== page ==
It’s Potato Planting Time

    • Tomatoes can be set out with protection. “Season Starter” will protect them down to 20°F and will give them a warm environment during the day so they develop faster.
    • Mouth-watering strawberries should be planted now for delicious berries this summer. Plant them in a sunny, well-drained bed.
    • Spring feeding of trees and shrubs can begin now. Mulch with manure or apply organic or commercial fertilizers.
    • Put up hummingbird feeders this month and enjoy these colorful and entertaining birds.
    • Last chance for asparagus roots this year. Prepare a fertile bed for these long-lived vegetables.

It’s Potato Planting Time

With the first days of spring, potatoes warm up, break dormancy and start growing. It is then time for you to prepare your site for planting.

You can pre-sprout seed potatoes to encourage early growth and development. Spread the tubers in an open box then put them in a warm room where they receive bright indirect sunlight. This will stimulate the growth of strong sprouts that are short and stubby and are not easily broken off. You can begin this process a week or two before you’re ready to plant your potatoes.

If you have large tubers, you should cut them into two to four pieces. Tubers the size of a hen’s egg may be planted whole. For larger tubers, cut the potato so that each piece contains one or more eyes. Be sure there is plenty of flesh around the eyes, since the plant will utilize this stored food during the first 2 or 3 weeks of growth. If the variety has many eyes, try for two or more eyes on each piece.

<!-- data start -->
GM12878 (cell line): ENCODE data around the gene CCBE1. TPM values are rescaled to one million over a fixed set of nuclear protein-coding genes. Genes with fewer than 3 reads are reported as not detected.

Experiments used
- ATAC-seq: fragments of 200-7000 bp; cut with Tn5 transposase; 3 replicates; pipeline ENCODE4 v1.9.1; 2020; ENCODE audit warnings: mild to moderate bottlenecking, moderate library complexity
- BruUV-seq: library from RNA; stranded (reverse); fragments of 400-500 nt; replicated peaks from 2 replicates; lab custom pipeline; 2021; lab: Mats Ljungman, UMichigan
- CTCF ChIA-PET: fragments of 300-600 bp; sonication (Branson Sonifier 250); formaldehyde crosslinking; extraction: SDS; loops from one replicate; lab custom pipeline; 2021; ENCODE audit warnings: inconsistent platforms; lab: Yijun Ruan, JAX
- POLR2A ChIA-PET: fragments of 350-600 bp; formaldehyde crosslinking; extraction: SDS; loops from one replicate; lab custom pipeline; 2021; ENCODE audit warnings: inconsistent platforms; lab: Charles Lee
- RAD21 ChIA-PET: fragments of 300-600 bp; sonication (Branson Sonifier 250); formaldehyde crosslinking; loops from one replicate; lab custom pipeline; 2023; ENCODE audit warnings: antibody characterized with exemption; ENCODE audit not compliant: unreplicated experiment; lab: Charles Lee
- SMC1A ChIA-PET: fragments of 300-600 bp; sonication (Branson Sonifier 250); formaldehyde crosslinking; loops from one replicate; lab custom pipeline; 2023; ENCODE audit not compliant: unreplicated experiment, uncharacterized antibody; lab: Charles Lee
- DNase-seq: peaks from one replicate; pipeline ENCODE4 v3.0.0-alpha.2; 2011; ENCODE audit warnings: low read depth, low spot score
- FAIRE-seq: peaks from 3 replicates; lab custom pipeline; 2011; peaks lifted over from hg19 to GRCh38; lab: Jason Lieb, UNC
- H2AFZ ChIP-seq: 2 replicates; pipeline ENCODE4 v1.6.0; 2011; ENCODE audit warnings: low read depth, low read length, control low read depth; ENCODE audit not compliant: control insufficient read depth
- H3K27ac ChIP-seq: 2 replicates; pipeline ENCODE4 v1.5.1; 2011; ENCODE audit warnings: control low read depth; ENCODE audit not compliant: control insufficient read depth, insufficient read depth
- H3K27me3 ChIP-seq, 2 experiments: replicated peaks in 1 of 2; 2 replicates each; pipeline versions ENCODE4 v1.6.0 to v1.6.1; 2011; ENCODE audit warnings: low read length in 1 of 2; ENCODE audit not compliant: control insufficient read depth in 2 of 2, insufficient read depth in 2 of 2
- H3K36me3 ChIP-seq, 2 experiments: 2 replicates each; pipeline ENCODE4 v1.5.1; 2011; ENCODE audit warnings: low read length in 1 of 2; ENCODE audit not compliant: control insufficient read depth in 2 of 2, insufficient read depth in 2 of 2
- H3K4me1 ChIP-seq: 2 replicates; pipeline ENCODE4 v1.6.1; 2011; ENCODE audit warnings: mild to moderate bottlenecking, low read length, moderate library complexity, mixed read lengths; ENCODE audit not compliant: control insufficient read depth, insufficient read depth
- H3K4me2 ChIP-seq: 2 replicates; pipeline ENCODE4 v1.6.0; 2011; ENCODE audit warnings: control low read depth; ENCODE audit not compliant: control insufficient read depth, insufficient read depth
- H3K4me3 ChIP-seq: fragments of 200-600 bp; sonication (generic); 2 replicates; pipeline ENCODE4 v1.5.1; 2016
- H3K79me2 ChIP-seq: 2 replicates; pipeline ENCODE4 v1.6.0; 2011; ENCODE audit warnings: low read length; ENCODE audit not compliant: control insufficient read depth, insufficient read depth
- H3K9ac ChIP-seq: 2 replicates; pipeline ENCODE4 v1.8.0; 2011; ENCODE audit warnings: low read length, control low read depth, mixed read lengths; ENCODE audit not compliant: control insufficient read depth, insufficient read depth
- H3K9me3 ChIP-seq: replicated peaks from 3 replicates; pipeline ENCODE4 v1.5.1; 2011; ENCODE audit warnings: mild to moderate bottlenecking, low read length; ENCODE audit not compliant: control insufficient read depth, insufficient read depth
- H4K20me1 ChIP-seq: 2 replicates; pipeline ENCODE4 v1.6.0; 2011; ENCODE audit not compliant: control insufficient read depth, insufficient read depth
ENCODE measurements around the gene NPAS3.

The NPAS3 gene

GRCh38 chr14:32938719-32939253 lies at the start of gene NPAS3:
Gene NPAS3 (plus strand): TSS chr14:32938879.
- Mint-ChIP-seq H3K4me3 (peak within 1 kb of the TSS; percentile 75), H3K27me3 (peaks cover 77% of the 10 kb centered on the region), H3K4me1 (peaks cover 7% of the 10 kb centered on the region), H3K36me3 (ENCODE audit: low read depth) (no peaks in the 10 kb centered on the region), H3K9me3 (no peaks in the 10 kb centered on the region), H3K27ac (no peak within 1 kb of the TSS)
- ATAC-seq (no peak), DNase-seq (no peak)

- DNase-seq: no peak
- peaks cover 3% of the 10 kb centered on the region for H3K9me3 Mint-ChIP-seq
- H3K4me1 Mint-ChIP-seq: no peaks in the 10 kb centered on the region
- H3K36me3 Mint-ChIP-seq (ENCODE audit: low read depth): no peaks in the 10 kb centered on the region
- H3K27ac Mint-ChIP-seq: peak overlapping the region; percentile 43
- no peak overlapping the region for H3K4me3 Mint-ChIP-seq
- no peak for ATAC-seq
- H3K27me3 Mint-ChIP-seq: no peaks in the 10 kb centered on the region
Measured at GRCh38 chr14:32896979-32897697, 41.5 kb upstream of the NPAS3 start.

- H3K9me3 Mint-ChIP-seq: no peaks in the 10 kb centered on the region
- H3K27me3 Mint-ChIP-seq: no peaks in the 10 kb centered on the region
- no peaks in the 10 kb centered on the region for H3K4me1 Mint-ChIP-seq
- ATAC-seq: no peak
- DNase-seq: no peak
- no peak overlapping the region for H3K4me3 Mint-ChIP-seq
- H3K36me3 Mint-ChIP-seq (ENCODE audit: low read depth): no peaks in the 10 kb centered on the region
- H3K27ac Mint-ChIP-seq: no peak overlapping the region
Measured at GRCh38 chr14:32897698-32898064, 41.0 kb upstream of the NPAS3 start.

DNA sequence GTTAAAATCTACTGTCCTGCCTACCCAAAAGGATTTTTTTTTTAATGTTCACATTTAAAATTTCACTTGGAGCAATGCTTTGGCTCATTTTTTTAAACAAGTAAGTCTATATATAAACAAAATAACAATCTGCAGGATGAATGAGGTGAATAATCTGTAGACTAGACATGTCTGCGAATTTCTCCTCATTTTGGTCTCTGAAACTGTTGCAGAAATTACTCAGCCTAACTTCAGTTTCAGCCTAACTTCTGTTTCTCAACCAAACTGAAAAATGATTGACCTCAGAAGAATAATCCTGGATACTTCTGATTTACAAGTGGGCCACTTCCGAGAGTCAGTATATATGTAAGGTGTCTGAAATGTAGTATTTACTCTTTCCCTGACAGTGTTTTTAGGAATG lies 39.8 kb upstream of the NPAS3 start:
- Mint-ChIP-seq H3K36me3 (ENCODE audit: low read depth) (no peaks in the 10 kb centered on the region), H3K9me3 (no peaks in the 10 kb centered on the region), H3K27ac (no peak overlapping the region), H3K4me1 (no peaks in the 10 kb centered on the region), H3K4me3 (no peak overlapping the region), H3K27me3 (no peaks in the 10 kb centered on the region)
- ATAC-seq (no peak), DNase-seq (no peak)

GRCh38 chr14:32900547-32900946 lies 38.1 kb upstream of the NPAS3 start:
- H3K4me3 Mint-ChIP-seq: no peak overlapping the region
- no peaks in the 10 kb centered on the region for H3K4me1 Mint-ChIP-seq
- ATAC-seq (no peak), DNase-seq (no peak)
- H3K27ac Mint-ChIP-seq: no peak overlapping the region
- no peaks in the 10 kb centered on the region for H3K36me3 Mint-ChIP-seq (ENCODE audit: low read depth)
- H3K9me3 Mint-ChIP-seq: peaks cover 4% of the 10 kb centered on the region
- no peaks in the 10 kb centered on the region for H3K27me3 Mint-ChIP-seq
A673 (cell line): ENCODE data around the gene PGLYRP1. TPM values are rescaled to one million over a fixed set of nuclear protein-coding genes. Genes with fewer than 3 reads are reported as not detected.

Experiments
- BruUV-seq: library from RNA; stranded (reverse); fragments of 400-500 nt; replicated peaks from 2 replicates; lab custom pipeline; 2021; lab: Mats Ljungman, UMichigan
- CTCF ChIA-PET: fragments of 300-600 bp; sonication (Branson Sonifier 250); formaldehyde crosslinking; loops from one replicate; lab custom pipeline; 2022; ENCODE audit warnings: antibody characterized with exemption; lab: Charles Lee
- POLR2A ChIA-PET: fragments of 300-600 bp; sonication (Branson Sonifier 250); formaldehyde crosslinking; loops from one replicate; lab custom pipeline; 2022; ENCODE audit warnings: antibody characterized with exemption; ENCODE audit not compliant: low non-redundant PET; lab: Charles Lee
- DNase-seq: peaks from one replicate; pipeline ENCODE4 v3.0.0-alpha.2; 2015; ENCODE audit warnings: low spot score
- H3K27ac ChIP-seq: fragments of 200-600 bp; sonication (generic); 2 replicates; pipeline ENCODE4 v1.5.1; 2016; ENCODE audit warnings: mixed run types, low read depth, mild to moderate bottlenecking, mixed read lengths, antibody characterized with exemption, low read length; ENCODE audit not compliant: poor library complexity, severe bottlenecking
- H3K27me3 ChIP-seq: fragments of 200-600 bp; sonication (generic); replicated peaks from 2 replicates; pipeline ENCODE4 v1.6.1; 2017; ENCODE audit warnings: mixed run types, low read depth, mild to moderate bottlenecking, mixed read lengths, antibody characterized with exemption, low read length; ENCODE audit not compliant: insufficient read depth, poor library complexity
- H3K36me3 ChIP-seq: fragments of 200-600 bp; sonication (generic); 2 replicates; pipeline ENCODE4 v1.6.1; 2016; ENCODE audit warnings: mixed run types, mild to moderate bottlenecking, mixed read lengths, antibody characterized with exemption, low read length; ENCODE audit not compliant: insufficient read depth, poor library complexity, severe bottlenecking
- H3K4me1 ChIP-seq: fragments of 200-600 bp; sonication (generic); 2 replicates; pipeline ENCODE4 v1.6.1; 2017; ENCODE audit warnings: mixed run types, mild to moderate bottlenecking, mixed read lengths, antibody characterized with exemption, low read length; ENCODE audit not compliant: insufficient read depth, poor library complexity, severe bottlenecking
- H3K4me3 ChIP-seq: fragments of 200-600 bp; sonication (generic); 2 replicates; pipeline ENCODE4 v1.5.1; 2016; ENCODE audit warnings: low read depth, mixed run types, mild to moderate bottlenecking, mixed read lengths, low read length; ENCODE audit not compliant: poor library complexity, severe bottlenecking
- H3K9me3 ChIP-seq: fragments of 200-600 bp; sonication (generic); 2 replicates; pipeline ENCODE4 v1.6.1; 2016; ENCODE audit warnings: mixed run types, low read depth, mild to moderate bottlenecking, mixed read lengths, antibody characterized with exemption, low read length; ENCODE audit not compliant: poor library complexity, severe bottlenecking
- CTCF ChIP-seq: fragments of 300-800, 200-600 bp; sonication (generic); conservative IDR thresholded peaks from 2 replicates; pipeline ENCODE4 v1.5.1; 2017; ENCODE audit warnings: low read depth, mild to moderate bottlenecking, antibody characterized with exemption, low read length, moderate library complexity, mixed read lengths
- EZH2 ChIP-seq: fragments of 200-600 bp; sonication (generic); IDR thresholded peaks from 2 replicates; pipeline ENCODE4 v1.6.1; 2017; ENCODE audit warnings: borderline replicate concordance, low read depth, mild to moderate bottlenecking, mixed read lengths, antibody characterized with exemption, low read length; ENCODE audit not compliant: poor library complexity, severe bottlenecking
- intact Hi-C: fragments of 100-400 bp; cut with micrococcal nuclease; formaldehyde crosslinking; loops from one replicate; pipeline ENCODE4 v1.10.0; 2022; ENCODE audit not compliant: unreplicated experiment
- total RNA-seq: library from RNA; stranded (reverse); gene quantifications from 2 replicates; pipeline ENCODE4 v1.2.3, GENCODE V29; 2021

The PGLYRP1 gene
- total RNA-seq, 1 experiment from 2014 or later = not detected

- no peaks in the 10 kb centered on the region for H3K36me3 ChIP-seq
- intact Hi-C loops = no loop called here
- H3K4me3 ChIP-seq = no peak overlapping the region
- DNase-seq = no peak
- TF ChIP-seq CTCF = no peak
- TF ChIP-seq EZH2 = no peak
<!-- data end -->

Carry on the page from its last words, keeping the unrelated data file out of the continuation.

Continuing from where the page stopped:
It is best to let these pieces, or “seeds,” dry overnight before planting. If the soil is wet, dust the cut sides with soil sulfur. If the weather is dry, you can plant the seeds immediately after cutting, without the sulfur dust.

Potatoes need well-drained soil that holds some moisture. Add compost to lighten heavy soils and support beneficial microbes. The soil pH should be 5.0-7.5. A lower pH will reduce the possibility of scab fungus. Also avoid adding lime or wood ashes, which raises soil pH.

To plant, dig trenches about 6 inches deep and 2 feet apart. Place the seed potatoes about 12 inches apart and then cover with 3 or 4 inches of soil. Don’t cover them too deep initially. Leave the extra soil beside the trench for later.

In about two weeks, green leaves will emerge. When the plants are about 8 inches high, gently pull the soil in around the plants leaving about 3 inches exposed. Potatoes develop in the soil above the seed potato, so as the potatoes grow, cover with more soil until you have barely covered the tops of the plants and have built up a ridge about 4 inches higher than ground level.

Some gardeners like to plant potatoes under mulch, typically straw. To do this, till the soil then push each seed into the ground until the top of the piece is at ground level. Then cover with 18 inches of mulch. Water occasionally but not too much.

You can also grow potatoes in vertical boxes or cages. Plant seed pieces 6-8 inches apart and cover with 4 inches of soil. As the plants grow, continue covering them until they stop growing, leaving 6 inches of plant exposed. This is a great way to grow a lot of potatoes in a limited space.

You can also grow potatoes in raised beds or even bags of various sorts. Remember that the ultimate depth of the seed will determine the amount of yield.

Choose seed potatoes now at local nurseries and have fun growing potatoes!

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